The ASCP community is prolific in producing work that encompasses a variety of areas of scholarship in Continental Philosophy. The following book descriptions provide some recent examples of this work published in 2022.
Daniel Brennan & Marguerite La Caze (eds.), Hannah Arendt and the History of Thought (Lexington Books: 2022)
Hannah Arendt and the History of Thought, edited by Daniel Brennan and Marguerite La Caze, enrichens and deepens scholarship on Arendt’s relation to philosophical history and traditions. Some contributors analyze thinkers not often linked to Arendt, such as William Shakespeare, Hans Jonas, and Simone de Beauvoir. Other contributors treat themes that are pressing and crucial to understanding Arendt’s work, such as love in its many forms, ethnicity and race, disability, human rights, politics, and statelessness. The collection is anchored by chapters on Arendt’s interpretation of Kant and her relation to early German Romanticism and phenomenology, while other chapters explore new perspectives, such as Arendt and film, her philosophical connections with other women thinkers, and her influence on Eastern European thought and activism. The collection expands the frames of reference for research on Arendt—both in terms of using a broader range of texts like her Denktagebuch and in examining her ideas about judgment, feminism, and worldliness in this wider context.
Heikki Ikäheimo, Recognition and the Human Life-Form: Beyond Identity and Difference (Routledge: 2022)
What is recognition and why is it so important? This book develops a synoptic conception of the significance of recognition in its many forms for human persons by means of a rational reconstruction and internal critique of classical and contemporary accounts. The book begins with a clarification of several fundamental questions concerning recognition. It then reconstructs the core ideas of Fichte, Hegel, Taylor, Fraser, and Honneth and utilizes the insights and conceptual tools developed across these chapters for developing a case for the universal importance of recognition for humans. It argues in favour of a universalist anthropological position, unusual in the literature on recognition, that aims to construe a philosophically sound basis for a discourse of common humanity, or of a shared human life-form for which moral relations of recognition are essential. This synthetic conception of the importance of recognition provides tools for articulating deep intuitions shared across cultures about what makes human life and forms of human co-existence better or worse, and thus tools for mutual understanding about the deepest shared concerns of humanity, or of what makes us all human persons despite our differences.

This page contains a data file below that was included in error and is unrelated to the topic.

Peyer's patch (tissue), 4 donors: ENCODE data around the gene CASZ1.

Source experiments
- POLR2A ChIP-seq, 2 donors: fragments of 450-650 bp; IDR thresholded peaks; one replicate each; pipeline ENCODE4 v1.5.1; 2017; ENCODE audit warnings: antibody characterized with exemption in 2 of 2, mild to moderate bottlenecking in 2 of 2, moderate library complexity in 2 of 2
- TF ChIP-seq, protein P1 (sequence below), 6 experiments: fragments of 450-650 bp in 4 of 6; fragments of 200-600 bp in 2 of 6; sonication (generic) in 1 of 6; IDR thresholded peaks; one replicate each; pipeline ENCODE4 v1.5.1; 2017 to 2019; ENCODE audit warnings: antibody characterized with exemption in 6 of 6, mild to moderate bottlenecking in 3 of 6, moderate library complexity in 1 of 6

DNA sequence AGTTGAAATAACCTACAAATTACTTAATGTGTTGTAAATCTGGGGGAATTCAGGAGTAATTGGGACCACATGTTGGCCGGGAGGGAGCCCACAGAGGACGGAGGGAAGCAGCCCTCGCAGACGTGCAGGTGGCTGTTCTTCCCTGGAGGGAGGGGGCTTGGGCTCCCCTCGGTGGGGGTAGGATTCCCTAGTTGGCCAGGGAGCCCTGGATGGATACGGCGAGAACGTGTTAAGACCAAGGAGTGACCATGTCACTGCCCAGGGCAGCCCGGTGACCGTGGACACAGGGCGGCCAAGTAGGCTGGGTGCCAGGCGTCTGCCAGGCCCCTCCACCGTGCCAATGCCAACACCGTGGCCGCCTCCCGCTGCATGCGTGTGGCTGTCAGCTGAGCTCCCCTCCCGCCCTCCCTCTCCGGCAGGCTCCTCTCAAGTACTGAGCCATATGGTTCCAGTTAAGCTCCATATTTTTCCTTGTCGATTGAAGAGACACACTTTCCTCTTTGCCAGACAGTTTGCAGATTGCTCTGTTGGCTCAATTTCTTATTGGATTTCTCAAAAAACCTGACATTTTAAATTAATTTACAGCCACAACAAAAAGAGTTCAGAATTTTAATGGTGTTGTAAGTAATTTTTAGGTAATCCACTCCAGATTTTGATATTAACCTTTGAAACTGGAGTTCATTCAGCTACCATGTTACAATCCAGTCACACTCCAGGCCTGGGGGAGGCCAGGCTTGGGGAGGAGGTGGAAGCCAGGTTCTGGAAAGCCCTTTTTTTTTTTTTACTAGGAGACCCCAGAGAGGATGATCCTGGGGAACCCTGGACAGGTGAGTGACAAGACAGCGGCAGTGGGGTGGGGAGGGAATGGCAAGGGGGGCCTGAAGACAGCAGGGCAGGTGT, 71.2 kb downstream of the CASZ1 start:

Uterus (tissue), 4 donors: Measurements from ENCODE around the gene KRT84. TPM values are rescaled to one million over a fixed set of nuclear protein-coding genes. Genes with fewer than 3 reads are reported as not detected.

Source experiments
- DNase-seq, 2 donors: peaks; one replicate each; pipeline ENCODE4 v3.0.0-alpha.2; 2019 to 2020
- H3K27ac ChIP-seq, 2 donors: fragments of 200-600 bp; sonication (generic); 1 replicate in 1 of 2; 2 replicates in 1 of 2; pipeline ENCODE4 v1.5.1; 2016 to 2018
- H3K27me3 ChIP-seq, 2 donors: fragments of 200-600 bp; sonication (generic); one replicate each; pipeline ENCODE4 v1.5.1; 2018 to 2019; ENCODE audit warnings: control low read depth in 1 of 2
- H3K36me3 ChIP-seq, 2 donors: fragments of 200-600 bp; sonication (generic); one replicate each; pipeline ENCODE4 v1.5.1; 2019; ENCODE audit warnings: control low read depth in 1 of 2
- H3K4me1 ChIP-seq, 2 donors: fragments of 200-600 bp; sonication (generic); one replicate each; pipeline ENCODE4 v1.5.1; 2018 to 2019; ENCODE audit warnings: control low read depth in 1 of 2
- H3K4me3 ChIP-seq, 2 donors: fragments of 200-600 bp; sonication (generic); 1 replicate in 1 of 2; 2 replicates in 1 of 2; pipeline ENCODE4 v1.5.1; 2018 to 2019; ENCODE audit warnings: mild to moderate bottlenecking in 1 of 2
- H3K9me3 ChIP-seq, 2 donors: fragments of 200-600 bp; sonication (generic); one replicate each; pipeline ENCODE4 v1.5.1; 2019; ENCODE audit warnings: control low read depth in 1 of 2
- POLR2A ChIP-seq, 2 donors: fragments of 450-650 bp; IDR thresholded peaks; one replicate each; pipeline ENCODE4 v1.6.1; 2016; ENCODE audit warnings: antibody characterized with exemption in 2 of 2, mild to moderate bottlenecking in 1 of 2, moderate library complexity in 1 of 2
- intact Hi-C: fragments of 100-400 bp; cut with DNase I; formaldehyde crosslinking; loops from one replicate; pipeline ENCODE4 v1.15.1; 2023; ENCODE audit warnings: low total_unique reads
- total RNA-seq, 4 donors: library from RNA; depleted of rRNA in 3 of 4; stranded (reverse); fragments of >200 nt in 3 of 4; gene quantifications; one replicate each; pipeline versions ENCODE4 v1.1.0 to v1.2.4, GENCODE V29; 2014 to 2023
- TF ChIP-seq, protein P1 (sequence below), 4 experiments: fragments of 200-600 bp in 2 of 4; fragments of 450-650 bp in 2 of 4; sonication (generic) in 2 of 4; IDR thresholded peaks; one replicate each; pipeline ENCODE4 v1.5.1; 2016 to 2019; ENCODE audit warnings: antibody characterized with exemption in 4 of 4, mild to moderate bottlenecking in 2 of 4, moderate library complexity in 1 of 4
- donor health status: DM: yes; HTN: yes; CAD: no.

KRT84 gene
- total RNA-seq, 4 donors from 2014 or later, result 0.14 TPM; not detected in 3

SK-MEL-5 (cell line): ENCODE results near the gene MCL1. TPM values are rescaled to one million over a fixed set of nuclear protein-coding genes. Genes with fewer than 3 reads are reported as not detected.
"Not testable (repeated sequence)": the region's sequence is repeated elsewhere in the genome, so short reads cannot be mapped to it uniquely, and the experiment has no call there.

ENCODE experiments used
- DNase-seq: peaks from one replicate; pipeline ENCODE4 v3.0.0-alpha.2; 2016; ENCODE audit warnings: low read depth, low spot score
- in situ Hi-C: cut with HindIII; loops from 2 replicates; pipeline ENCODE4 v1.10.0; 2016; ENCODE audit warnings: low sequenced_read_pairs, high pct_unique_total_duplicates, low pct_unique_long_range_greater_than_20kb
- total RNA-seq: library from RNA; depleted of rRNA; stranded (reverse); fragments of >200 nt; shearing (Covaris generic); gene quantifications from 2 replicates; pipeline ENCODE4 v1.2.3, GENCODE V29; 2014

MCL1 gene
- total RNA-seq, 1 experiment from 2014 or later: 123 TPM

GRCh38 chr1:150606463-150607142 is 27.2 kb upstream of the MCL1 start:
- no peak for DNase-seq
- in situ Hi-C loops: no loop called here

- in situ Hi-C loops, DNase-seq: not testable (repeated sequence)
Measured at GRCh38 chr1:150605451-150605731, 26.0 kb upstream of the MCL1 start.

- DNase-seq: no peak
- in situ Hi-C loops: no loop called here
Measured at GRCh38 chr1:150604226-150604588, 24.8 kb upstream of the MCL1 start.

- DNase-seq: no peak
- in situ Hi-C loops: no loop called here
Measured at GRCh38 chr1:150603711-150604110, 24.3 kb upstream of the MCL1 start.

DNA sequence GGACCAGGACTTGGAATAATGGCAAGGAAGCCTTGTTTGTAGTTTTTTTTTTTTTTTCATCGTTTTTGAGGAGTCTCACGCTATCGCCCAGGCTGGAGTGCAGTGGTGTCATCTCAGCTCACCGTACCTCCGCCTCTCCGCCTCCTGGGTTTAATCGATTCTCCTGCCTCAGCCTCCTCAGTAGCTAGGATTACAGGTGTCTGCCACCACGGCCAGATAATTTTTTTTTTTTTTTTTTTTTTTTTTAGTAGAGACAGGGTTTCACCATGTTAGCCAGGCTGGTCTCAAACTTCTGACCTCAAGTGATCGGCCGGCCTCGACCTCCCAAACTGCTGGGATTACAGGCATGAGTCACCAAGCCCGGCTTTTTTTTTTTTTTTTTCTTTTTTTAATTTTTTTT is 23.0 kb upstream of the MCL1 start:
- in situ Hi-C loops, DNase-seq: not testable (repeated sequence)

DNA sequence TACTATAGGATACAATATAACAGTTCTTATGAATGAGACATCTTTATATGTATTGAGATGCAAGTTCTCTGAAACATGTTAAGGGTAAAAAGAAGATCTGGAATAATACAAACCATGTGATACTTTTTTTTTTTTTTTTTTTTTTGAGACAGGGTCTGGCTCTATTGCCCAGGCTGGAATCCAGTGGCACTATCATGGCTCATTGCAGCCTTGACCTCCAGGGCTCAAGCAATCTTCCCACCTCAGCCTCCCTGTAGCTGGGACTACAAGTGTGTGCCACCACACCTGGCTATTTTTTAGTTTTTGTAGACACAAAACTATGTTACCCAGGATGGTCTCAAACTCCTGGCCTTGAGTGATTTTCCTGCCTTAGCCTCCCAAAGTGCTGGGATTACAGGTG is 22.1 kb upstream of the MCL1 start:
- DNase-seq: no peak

Erin Stapleton, The Intoxication of Destruction in Theory, Culture and Media: A Philosophy of Expenditure After Georges Bataille (Amsterdam University Press: 2022)
This book examines the desire for, and intoxication with destruction as it appears in cultural objects and representation, arguing that all cultural and aesthetic value is fundamentally predicated on its own fragility, as well as the living transience of those who make and encounter it. Beginning with a philosophy of expenditure after Georges Bataille, each chapter maps different operations of destruction in media and culture. These operations are expressed and located in representations of human extinction and explosive architecture, in execution and in eroticism, and in media and digital archives, which constitute a further destabilization of the notion of destruction in the dynamic between aspirational immortality and material volatility embedded in the archival systems of digital cultures.